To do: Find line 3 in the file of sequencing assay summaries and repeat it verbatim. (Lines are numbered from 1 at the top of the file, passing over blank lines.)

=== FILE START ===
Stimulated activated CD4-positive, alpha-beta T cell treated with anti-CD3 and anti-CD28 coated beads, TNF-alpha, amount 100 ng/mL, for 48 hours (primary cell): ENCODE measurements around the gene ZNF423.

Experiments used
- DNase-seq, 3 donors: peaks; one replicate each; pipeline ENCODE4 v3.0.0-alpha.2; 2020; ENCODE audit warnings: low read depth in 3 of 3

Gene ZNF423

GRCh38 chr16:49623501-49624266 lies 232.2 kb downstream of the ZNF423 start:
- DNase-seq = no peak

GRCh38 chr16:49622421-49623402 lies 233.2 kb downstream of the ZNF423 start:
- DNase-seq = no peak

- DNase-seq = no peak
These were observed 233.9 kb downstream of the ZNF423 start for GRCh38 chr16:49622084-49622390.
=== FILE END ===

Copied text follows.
- DNase-seq, 3 donors: peaks; one replicate each; pipeline ENCODE4 v3.0.0-alpha.2; 2020; ENCODE audit warnings: low read depth in 3 of 3